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All Seattle Housing apartments smoke-free as of February

Residents overwhelming support change

SEATTLE – July 11, 2012 – After a public process lasting nearly two year, all residents who lease from Seattle Housing Authority are prohibited from smoking cigarettes inside their homes. The new policy was passed by the Board of Commissioners in November 2011 and was implemented on February 1, 2012. As of April 1, residents will be cited for a lease violation if they smoke in Seattle Housing Authority buildings.

The agency was assisted in the process of going smoke free by a $150,000 two-year grant from Public Health – Seattle & King  County. The grant allowed for the hiring of Thai Nguyen, who worked closely with residents throughout the process to understand their issues and assist them in adjusting to the change. Cessation support was a key ingredient of the assistance.
Executive Director Tom Tierney issued the following statement regarding the change in policy:

Recognizing that cigarette-smokers have no "right" to smoke in their apartment units under HUD, Fair Housing, or ADA regulations, Seattle Housing Authority has been working for a number of years to try to protect non-smokers and our employees and their rights to breathe smoke-free air.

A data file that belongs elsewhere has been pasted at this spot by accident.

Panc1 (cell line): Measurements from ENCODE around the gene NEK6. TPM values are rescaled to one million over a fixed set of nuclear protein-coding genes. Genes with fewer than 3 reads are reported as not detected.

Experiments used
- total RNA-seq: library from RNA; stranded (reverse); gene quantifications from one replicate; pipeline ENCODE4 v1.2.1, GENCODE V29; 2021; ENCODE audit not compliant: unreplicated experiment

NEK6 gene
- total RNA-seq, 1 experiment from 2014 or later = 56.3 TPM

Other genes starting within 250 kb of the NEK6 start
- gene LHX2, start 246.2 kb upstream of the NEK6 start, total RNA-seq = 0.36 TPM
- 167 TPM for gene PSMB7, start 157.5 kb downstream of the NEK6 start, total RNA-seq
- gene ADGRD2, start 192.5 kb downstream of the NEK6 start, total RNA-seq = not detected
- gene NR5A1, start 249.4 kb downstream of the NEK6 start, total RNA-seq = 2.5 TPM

We began in 2003 by making smoke-free our 86-unit Tri-Court public housing complex. We followed that in 2005-2009 by adding 60 units of smoke-free "Breathe-Easy" apartment homes at High Point.  In 2010 we prohibited smoking in the units of our 1,000-unit Senior Housing portfolio, and in April 2012 we have implemented a no-smoking policy in all the units we own and manage. 

We were bolstered along the way by surveys of residents that showed a majority of both smokers and non-smokers prefer freedom from second-hand smoke within their apartments.  We have also been gratified by post-implementation surveys which show that 72 percent of respondents smell smoke "less often" since the implementation of the new policies, and that 74 percent approve of the new policies.  Even better, 25 percent of smokers report they are smoking less because of the new policies and 16 percent say they quit smoking because of the policies. 

We expect to achieve a side-benefit of lower maintenance costs and reduced risk of fires from this policy, but primarily we believe it’s a matter of social justice: to protect the right to clean air for everyone living and working in our buildings.